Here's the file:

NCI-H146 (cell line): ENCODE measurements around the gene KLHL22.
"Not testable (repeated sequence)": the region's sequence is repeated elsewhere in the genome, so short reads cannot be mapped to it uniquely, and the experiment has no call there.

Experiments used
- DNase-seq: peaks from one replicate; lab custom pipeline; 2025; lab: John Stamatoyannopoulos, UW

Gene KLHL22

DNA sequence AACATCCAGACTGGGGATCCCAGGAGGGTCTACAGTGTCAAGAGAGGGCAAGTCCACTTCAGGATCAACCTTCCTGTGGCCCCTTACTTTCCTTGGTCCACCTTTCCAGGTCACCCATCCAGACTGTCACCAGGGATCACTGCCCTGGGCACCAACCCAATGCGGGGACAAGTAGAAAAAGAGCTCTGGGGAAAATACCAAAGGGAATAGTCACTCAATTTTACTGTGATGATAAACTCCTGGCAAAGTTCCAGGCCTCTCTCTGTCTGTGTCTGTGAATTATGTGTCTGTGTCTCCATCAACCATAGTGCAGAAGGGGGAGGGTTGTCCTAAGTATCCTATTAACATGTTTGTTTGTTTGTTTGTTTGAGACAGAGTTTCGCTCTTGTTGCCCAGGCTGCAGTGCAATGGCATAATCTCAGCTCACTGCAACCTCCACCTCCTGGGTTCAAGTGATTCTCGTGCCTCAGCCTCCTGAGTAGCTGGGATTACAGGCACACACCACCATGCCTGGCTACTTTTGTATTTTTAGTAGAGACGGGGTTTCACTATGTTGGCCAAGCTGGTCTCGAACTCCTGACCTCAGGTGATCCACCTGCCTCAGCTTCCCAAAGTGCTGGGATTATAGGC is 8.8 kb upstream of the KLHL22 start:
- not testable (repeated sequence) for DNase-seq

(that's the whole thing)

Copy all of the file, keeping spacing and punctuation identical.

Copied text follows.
NCI-H146 (cell line): ENCODE measurements around the gene KLHL22.
"Not testable (repeated sequence)": the region's sequence is repeated elsewhere in the genome, so short reads cannot be mapped to it uniquely, and the experiment has no call there.

Experiments used
- DNase-seq: peaks from one replicate; lab custom pipeline; 2025; lab: John Stamatoyannopoulos, UW

Gene KLHL22

DNA sequence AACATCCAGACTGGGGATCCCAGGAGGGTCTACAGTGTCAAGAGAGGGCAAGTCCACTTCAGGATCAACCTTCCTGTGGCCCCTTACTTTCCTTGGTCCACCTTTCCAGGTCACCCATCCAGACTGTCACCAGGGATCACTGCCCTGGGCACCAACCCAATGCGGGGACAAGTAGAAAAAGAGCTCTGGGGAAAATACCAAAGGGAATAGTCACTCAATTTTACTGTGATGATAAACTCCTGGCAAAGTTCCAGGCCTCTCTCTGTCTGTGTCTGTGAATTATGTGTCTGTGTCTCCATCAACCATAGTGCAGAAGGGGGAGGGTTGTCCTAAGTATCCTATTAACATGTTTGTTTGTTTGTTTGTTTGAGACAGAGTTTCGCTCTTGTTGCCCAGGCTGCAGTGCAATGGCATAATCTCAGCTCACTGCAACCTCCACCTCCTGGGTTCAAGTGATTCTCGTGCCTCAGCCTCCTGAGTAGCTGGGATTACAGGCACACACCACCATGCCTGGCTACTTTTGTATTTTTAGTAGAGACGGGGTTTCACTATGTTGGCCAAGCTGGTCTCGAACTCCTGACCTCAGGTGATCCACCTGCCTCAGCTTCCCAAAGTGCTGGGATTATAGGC is 8.8 kb upstream of the KLHL22 start:
- not testable (repeated sequence) for DNase-seq